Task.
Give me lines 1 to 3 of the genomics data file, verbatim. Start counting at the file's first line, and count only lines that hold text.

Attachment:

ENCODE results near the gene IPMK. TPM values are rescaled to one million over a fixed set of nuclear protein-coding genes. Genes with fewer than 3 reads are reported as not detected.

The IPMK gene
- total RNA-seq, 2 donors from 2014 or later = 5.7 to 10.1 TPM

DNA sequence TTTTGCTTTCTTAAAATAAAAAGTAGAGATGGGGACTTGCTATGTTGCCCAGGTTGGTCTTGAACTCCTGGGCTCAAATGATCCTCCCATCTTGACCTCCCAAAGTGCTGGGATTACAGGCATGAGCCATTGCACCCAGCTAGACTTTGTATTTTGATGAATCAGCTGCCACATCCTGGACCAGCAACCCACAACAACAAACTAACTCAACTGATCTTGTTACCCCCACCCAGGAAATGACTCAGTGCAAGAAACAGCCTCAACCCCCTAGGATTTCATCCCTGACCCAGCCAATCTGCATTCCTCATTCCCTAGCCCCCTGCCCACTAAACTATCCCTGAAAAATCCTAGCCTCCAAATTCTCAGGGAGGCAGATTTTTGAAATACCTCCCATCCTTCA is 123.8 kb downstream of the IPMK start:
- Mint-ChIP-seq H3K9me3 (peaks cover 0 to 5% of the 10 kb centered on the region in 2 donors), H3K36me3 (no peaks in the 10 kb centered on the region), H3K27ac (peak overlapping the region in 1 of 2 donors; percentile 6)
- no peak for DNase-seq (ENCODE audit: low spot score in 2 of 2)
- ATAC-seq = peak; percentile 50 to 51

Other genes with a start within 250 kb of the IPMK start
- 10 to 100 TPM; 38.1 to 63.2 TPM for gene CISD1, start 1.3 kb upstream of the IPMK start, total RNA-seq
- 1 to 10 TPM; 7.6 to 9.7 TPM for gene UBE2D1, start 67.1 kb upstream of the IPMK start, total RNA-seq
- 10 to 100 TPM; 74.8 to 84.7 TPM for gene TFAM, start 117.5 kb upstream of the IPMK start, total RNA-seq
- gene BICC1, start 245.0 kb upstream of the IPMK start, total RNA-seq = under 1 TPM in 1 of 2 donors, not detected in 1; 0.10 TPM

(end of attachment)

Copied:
ENCODE results near the gene IPMK. TPM values are rescaled to one million over a fixed set of nuclear protein-coding genes. Genes with fewer than 3 reads are reported as not detected.

The IPMK gene
- total RNA-seq, 2 donors from 2014 or later = 5.7 to 10.1 TPM